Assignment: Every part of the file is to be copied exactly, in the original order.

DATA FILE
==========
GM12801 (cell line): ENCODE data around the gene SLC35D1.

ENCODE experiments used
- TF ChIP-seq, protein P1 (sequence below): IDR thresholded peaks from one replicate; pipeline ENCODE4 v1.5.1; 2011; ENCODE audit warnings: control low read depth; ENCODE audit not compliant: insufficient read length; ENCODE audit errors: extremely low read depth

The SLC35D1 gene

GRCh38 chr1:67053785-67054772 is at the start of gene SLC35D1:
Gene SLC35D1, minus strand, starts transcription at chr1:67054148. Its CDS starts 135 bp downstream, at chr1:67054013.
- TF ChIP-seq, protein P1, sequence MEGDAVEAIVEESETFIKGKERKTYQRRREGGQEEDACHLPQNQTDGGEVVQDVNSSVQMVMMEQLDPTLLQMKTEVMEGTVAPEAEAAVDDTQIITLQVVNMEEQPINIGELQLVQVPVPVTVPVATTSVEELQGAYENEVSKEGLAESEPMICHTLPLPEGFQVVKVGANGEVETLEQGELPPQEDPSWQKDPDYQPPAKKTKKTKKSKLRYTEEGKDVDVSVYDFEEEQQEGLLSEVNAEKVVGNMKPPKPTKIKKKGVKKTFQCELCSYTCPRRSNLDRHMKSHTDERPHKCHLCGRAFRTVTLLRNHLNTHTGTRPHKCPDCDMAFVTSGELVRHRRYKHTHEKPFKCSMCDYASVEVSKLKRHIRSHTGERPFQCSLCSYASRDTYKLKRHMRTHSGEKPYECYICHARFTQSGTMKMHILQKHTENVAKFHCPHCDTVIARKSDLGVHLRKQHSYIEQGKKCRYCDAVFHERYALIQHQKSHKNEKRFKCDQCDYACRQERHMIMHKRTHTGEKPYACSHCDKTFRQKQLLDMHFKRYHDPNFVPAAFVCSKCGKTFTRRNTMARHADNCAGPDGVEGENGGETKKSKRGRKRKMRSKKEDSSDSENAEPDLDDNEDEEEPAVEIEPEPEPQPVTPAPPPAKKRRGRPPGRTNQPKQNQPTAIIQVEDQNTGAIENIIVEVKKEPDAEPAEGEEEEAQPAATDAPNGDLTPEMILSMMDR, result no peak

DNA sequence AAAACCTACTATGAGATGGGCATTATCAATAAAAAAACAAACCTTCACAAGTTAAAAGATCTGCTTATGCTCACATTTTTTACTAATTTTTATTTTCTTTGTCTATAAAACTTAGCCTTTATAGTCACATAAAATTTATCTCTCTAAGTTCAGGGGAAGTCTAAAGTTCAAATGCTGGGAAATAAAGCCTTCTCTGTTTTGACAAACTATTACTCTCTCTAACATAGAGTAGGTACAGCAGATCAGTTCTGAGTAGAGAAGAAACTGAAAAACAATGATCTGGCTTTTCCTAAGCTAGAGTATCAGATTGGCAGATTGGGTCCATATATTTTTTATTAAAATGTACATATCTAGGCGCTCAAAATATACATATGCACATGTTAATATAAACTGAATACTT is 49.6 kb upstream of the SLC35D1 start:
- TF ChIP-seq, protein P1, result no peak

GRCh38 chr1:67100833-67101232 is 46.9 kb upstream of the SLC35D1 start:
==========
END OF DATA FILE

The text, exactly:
GM12801 (cell line): ENCODE data around the gene SLC35D1.

ENCODE experiments used
- TF ChIP-seq, protein P1 (sequence below): IDR thresholded peaks from one replicate; pipeline ENCODE4 v1.5.1; 2011; ENCODE audit warnings: control low read depth; ENCODE audit not compliant: insufficient read length; ENCODE audit errors: extremely low read depth

The SLC35D1 gene

GRCh38 chr1:67053785-67054772 is at the start of gene SLC35D1:
Gene SLC35D1, minus strand, starts transcription at chr1:67054148. Its CDS starts 135 bp downstream, at chr1:67054013.
- TF ChIP-seq, protein P1, sequence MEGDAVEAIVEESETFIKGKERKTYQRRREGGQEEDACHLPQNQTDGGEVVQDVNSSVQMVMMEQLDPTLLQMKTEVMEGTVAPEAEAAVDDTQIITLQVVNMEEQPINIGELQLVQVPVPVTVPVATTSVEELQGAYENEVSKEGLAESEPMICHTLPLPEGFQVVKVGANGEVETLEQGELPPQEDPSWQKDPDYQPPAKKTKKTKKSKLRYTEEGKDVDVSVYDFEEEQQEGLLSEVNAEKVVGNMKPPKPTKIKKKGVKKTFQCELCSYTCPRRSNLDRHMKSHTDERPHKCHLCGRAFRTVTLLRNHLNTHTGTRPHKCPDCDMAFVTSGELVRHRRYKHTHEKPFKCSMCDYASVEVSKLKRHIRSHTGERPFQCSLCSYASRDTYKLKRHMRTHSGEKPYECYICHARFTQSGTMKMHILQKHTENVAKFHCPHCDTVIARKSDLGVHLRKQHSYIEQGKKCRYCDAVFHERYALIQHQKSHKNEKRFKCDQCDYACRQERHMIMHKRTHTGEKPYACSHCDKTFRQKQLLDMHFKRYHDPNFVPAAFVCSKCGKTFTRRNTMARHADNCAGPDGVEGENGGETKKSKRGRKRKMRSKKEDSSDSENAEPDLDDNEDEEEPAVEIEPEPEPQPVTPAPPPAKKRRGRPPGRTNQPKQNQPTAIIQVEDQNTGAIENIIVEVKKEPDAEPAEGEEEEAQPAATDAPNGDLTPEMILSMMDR, result no peak

DNA sequence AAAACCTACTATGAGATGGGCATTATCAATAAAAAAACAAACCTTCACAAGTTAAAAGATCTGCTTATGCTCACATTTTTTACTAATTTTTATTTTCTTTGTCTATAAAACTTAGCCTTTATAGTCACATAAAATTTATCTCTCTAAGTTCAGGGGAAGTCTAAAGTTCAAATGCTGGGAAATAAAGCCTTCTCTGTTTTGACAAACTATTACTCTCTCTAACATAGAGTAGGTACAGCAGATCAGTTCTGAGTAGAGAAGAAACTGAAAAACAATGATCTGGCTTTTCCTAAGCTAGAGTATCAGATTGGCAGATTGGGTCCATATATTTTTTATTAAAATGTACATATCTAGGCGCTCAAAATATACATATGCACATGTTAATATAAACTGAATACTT is 49.6 kb upstream of the SLC35D1 start:
- TF ChIP-seq, protein P1, result no peak

GRCh38 chr1:67100833-67101232 is 46.9 kb upstream of the SLC35D1 start: